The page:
It’s been 60 years since the very first Mini Cooper hit the road. As a driving experience, there may not be a better one than a properly classic Mini, not the overly heavy and complex ’90s model. It’s just so light, pure, small, and fun that it exudes driving thrills. It isn’t fast but the original Mini the triple-distilled essence of actual driving pleasure and it needs to be felt by everyone. To celebrate the plucky little British hatchback, Cooper Car Company (now run by Mike Cooper, John Cooper’s son) teamed up with the Brightwell Motor Company to create the perfect classic Mini.
The Mini Cooper S Anniversary Edition, as it’s called, is exactly what a classic Mini should be. It’s breathtakingly beautiful and perfectly simple. There aren’t any fussy lines, extravagant wheels, or outlandish details. It looks like a classic Mini that’s been tastefully restored.
Interestingly, the Mini Cooper S Anniversary Edition only comes in one spec: Connaught Cooper Green with an Old English White roof. Apparently, the entire body was also rust-proofed, to make sure that it lasts decades to come. Inside, it’s a beautifully simple as it gets. The red and gray leather seats, the black dashboard, the gorgeous Smith’s gauges, and complete lack of features make it so incredibly desirable.
However, the car isn’t just a faithful restoration. It’s also been modified to make it faster, sharper, and even more exciting to drive. Under the hood, the standard Mini Series A engine was bored from 1,275cc to 1,380cc, given new pistons, new carbs, new valves, and a Swiftune cam, courtesy of Mini racing legend Nick Swift. A close-ratio four-speed manual transmission handles gear changes, as it should be. Hopefully this Mini’s gears are easier to find than the last classic Mini I drove.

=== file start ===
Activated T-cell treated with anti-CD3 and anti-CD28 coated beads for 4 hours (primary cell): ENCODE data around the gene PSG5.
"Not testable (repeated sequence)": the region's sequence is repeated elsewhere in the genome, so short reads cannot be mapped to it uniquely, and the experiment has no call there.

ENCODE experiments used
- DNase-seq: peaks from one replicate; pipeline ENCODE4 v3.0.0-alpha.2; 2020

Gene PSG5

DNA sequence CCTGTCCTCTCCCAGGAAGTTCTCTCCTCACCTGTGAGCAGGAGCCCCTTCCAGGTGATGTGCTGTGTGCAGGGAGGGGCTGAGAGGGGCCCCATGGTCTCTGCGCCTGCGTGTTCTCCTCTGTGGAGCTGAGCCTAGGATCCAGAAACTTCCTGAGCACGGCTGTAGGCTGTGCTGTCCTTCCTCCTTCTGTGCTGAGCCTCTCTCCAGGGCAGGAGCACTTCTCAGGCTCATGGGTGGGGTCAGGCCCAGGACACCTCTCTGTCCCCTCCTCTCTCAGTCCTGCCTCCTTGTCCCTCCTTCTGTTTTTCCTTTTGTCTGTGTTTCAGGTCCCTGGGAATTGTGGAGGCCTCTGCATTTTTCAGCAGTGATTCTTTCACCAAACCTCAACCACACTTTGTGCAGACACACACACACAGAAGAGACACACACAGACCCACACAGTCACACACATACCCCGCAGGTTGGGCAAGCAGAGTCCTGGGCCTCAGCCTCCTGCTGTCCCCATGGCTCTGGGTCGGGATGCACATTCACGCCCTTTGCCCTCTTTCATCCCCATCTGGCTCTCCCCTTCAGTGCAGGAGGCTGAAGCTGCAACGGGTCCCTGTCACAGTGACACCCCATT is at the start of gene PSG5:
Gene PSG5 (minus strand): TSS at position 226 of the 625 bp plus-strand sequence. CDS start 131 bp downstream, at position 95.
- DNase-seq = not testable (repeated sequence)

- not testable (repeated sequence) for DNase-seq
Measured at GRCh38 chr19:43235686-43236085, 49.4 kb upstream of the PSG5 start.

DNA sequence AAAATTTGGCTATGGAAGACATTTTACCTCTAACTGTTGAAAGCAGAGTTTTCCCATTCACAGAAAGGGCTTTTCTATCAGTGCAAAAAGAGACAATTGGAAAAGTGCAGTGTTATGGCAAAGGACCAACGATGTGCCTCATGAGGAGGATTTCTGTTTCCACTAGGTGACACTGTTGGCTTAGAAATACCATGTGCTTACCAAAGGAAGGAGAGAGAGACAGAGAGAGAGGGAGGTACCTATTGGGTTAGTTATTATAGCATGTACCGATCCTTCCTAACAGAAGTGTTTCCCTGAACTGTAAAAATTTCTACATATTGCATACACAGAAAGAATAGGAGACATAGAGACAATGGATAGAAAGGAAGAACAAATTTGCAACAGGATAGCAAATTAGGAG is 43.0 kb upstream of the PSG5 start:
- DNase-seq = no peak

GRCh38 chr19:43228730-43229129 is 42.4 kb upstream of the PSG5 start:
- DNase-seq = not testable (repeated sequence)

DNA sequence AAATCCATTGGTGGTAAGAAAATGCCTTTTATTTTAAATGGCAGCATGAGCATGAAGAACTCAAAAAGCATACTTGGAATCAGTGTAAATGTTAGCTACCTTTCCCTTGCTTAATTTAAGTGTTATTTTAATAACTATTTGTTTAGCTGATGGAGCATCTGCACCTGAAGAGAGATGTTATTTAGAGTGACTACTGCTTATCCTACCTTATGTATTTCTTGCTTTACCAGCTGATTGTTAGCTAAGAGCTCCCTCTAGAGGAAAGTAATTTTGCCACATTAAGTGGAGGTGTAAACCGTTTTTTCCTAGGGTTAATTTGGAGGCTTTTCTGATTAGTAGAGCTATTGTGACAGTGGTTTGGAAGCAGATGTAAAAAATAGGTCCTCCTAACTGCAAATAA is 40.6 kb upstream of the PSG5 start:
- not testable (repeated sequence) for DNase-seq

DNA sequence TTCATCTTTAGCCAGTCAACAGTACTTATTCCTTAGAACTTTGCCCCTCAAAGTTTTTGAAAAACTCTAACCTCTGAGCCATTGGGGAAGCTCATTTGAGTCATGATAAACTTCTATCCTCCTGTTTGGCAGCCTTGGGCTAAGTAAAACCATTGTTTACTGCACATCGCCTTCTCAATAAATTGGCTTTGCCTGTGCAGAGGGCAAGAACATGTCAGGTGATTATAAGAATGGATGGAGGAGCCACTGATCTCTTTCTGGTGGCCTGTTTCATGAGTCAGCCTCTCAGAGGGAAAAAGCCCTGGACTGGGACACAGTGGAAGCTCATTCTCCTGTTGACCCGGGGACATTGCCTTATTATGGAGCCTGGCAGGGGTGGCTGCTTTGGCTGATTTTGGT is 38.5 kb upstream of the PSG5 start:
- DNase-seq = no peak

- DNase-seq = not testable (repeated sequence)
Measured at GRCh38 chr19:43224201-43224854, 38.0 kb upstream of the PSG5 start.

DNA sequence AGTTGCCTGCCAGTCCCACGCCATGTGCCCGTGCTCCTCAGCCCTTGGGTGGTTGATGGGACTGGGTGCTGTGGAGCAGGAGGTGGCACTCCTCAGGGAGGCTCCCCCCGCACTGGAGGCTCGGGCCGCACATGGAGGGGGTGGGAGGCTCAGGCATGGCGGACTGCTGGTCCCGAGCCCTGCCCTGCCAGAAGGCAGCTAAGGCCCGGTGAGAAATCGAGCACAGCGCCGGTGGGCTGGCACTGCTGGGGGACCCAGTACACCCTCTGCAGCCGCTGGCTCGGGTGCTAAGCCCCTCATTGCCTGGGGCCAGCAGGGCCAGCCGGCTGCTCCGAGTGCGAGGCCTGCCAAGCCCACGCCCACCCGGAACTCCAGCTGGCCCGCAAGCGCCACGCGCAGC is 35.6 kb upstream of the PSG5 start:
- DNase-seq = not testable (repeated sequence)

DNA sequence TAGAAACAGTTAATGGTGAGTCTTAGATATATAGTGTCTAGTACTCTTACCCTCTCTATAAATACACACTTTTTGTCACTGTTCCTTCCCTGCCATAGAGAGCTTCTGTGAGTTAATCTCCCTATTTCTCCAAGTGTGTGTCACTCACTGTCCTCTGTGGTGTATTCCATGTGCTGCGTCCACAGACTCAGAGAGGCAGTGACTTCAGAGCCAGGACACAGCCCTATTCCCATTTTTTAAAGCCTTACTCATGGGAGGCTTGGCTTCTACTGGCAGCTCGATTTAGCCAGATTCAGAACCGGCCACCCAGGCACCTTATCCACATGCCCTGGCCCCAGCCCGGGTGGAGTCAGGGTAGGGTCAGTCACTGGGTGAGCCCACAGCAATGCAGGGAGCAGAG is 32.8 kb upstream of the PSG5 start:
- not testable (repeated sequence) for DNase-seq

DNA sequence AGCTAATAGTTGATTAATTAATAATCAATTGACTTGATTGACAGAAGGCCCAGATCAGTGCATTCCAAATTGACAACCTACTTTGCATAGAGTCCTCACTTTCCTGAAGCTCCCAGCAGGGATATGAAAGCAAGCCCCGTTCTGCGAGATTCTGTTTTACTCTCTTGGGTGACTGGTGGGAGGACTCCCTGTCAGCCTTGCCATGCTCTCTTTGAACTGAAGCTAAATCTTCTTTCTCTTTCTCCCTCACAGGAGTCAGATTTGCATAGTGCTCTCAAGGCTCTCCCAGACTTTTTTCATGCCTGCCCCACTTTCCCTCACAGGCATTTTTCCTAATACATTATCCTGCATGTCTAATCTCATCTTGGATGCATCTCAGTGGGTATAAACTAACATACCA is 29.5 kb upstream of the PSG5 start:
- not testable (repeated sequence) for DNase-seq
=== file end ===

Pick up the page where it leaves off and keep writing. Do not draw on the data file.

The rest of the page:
But the resto-modded Mini doesn’t stop there. It also has Koni adjustable dampers, revised suspension geometry, and upgraded brakes. As fun and hilarious as the classic Mini is to drive, its suspension is brutal and its brakes are about as effective as a Flinstone-style foot brake. So the upgraded suspension and brakes are extremely welcome, even if they change how it drives a bit. Those are welcome changes.
If you want one, though, good luck. Only 20 are being made and the price isn’t public. However, most classic Mini remakes such as this cost six figures and, as the old saying goes: if you have to ask how much it costs, you can’t afford it.